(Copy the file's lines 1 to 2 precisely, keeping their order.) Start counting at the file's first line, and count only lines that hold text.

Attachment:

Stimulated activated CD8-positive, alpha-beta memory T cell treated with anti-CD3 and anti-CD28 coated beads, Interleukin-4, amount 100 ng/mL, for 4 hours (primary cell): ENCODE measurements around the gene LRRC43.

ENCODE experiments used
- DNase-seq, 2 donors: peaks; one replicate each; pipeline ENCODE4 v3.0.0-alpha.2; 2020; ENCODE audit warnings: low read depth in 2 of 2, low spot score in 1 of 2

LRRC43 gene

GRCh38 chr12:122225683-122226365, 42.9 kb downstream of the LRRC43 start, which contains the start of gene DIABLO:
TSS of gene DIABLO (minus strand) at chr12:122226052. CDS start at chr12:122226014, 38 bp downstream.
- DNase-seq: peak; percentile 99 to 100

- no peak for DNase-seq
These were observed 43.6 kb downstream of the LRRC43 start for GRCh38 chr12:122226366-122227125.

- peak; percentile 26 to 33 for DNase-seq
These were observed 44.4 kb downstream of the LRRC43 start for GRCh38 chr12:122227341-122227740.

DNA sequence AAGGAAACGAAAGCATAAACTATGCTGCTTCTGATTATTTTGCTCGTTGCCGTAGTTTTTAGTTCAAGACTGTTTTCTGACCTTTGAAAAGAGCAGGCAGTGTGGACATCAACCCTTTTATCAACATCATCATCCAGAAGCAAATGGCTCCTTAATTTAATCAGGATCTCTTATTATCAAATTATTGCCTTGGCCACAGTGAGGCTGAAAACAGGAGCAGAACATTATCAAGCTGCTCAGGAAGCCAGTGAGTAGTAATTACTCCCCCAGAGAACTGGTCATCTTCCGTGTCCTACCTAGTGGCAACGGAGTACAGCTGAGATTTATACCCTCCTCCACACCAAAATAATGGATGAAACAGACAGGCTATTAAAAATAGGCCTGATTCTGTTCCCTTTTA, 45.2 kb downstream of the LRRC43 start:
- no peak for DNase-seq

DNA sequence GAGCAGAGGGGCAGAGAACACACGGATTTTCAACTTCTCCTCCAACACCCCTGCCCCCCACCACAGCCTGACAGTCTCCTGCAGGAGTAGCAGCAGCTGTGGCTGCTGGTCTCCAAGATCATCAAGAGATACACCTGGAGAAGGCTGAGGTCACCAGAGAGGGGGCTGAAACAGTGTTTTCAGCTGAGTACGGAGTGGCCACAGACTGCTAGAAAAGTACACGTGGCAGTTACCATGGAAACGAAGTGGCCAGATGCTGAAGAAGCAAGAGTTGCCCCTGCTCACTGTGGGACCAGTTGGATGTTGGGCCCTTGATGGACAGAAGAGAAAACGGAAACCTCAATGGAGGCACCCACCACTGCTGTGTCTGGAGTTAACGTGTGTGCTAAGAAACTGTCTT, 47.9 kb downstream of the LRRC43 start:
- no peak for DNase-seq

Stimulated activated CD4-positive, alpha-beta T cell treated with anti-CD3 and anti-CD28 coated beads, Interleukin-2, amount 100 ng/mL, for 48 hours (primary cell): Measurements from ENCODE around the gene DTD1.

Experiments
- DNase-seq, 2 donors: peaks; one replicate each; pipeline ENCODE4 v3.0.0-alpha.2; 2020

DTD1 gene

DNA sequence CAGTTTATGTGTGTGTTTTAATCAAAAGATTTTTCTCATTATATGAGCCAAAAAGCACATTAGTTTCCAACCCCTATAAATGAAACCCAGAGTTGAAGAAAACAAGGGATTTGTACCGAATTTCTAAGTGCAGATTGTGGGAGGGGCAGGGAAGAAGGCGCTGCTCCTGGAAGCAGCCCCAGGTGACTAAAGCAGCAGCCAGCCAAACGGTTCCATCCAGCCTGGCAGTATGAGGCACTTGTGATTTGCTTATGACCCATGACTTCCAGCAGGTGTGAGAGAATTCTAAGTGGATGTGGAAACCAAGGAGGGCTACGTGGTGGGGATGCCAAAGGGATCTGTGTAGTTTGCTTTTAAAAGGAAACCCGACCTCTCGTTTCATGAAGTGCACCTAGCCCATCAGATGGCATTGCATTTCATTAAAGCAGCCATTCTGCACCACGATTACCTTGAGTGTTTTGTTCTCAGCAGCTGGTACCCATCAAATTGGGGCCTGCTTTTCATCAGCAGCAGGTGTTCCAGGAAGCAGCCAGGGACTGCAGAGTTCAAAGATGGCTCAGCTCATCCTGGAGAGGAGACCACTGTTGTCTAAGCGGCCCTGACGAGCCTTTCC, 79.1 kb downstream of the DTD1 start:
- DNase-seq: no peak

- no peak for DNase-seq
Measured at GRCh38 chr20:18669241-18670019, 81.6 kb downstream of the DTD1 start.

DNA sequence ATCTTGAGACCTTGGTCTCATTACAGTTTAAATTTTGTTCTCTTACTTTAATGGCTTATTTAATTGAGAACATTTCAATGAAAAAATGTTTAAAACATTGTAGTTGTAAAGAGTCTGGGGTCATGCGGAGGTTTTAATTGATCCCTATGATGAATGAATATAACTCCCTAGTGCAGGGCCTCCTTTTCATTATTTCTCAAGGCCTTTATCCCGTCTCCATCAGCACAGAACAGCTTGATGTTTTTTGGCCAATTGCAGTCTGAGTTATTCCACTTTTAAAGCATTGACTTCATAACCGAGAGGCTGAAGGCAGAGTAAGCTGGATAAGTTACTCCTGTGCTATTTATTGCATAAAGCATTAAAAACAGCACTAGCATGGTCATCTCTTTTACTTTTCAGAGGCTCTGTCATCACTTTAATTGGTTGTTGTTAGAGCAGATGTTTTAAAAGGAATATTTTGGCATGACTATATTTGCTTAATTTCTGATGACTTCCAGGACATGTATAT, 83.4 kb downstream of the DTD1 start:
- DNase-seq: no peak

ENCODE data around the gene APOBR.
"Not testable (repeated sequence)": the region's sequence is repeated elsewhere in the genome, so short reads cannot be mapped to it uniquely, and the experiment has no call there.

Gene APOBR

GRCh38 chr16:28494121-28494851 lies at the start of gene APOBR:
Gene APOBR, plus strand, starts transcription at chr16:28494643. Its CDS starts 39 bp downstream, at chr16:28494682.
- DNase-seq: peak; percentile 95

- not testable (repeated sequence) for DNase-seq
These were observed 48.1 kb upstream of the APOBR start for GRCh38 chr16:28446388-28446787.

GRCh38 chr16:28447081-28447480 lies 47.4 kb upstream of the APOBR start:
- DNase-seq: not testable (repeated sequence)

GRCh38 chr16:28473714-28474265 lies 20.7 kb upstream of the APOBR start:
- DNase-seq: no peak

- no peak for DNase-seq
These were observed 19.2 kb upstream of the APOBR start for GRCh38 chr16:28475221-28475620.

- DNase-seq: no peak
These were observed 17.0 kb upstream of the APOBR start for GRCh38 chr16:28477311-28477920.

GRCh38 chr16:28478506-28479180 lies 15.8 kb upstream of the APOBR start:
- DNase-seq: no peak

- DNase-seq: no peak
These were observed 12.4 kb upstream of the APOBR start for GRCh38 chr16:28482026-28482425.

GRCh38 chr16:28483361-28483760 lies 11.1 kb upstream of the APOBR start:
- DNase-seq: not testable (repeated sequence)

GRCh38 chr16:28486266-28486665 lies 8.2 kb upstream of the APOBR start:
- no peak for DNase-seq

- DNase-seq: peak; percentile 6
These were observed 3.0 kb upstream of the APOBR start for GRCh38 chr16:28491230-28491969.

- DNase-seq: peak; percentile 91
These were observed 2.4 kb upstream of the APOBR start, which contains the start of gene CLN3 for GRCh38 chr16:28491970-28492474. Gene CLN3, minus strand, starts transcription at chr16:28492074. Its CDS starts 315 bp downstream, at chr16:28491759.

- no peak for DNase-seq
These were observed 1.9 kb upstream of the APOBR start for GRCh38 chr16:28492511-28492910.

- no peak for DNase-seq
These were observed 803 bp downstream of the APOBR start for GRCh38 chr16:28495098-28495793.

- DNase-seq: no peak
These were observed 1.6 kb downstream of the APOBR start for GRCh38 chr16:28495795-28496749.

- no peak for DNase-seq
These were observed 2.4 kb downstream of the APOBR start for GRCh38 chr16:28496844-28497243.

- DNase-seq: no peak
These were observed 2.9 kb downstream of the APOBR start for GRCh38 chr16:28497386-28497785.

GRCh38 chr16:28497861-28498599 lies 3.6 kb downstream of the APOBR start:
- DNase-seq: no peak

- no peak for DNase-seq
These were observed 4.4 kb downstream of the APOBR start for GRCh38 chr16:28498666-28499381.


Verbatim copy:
Stimulated activated CD8-positive, alpha-beta memory T cell treated with anti-CD3 and anti-CD28 coated beads, Interleukin-4, amount 100 ng/mL, for 4 hours (primary cell): ENCODE measurements around the gene LRRC43.

ENCODE experiments used